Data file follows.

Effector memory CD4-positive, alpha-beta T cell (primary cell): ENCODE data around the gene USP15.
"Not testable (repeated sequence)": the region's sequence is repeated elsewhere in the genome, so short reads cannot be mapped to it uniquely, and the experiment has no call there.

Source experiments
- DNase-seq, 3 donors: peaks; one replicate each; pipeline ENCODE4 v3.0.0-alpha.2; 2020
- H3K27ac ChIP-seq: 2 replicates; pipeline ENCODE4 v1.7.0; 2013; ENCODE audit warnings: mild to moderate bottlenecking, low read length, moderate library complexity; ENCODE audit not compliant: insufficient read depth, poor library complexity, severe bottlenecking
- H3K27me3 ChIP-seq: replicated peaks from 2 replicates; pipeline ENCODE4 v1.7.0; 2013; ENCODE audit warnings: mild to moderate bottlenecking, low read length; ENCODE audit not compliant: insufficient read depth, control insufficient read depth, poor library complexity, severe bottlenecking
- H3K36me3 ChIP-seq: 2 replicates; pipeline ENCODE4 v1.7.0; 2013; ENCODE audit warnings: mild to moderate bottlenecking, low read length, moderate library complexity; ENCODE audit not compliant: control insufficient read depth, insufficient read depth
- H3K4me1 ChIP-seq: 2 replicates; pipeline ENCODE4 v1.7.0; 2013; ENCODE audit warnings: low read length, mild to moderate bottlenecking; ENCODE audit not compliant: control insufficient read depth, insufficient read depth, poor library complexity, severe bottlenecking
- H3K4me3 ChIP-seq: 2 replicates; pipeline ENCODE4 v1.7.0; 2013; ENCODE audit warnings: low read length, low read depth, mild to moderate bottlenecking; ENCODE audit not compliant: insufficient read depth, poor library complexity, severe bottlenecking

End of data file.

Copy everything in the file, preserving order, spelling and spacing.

Effector memory CD4-positive, alpha-beta T cell (primary cell): ENCODE data around the gene USP15.
"Not testable (repeated sequence)": the region's sequence is repeated elsewhere in the genome, so short reads cannot be mapped to it uniquely, and the experiment has no call there.

Source experiments
- DNase-seq, 3 donors: peaks; one replicate each; pipeline ENCODE4 v3.0.0-alpha.2; 2020
- H3K27ac ChIP-seq: 2 replicates; pipeline ENCODE4 v1.7.0; 2013; ENCODE audit warnings: mild to moderate bottlenecking, low read length, moderate library complexity; ENCODE audit not compliant: insufficient read depth, poor library complexity, severe bottlenecking
- H3K27me3 ChIP-seq: replicated peaks from 2 replicates; pipeline ENCODE4 v1.7.0; 2013; ENCODE audit warnings: mild to moderate bottlenecking, low read length; ENCODE audit not compliant: insufficient read depth, control insufficient read depth, poor library complexity, severe bottlenecking
- H3K36me3 ChIP-seq: 2 replicates; pipeline ENCODE4 v1.7.0; 2013; ENCODE audit warnings: mild to moderate bottlenecking, low read length, moderate library complexity; ENCODE audit not compliant: control insufficient read depth, insufficient read depth
- H3K4me1 ChIP-seq: 2 replicates; pipeline ENCODE4 v1.7.0; 2013; ENCODE audit warnings: low read length, mild to moderate bottlenecking; ENCODE audit not compliant: control insufficient read depth, insufficient read depth, poor library complexity, severe bottlenecking
- H3K4me3 ChIP-seq: 2 replicates; pipeline ENCODE4 v1.7.0; 2013; ENCODE audit warnings: low read length, low read depth, mild to moderate bottlenecking; ENCODE audit not compliant: insufficient read depth, poor library complexity, severe bottlenecking